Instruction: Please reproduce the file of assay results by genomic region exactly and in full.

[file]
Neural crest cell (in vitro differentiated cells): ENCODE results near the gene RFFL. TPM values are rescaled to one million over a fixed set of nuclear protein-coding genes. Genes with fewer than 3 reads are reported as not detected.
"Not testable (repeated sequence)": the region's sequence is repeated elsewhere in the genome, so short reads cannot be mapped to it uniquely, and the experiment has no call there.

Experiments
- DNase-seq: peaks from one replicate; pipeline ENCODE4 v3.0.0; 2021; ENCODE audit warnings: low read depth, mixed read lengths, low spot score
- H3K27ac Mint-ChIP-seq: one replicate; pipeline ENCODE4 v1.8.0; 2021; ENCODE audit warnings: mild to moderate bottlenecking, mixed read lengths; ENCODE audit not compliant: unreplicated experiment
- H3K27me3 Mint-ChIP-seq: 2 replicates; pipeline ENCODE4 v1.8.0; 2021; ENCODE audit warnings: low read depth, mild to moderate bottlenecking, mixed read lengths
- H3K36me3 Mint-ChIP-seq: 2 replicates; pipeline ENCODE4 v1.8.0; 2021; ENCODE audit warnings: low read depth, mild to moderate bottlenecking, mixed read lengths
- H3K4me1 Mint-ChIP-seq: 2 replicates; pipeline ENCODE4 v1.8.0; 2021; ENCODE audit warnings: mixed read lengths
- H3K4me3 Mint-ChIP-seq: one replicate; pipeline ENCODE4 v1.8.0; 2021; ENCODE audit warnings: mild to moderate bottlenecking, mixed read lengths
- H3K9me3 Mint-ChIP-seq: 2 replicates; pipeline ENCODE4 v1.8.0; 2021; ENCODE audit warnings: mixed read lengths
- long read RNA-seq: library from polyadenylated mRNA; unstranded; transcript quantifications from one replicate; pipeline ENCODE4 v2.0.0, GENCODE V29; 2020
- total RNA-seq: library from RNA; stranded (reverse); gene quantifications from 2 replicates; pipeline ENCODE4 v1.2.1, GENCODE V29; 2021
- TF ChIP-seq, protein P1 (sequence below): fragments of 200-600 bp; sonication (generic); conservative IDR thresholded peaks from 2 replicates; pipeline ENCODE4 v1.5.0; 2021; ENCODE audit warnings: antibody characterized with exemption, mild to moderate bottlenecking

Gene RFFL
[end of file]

Neural crest cell (in vitro differentiated cells): ENCODE results near the gene RFFL. TPM values are rescaled to one million over a fixed set of nuclear protein-coding genes. Genes with fewer than 3 reads are reported as not detected.
"Not testable (repeated sequence)": the region's sequence is repeated elsewhere in the genome, so short reads cannot be mapped to it uniquely, and the experiment has no call there.

Experiments
- DNase-seq: peaks from one replicate; pipeline ENCODE4 v3.0.0; 2021; ENCODE audit warnings: low read depth, mixed read lengths, low spot score
- H3K27ac Mint-ChIP-seq: one replicate; pipeline ENCODE4 v1.8.0; 2021; ENCODE audit warnings: mild to moderate bottlenecking, mixed read lengths; ENCODE audit not compliant: unreplicated experiment
- H3K27me3 Mint-ChIP-seq: 2 replicates; pipeline ENCODE4 v1.8.0; 2021; ENCODE audit warnings: low read depth, mild to moderate bottlenecking, mixed read lengths
- H3K36me3 Mint-ChIP-seq: 2 replicates; pipeline ENCODE4 v1.8.0; 2021; ENCODE audit warnings: low read depth, mild to moderate bottlenecking, mixed read lengths
- H3K4me1 Mint-ChIP-seq: 2 replicates; pipeline ENCODE4 v1.8.0; 2021; ENCODE audit warnings: mixed read lengths
- H3K4me3 Mint-ChIP-seq: one replicate; pipeline ENCODE4 v1.8.0; 2021; ENCODE audit warnings: mild to moderate bottlenecking, mixed read lengths
- H3K9me3 Mint-ChIP-seq: 2 replicates; pipeline ENCODE4 v1.8.0; 2021; ENCODE audit warnings: mixed read lengths
- long read RNA-seq: library from polyadenylated mRNA; unstranded; transcript quantifications from one replicate; pipeline ENCODE4 v2.0.0, GENCODE V29; 2020
- total RNA-seq: library from RNA; stranded (reverse); gene quantifications from 2 replicates; pipeline ENCODE4 v1.2.1, GENCODE V29; 2021
- TF ChIP-seq, protein P1 (sequence below): fragments of 200-600 bp; sonication (generic); conservative IDR thresholded peaks from 2 replicates; pipeline ENCODE4 v1.5.0; 2021; ENCODE audit warnings: antibody characterized with exemption, mild to moderate bottlenecking

Gene RFFL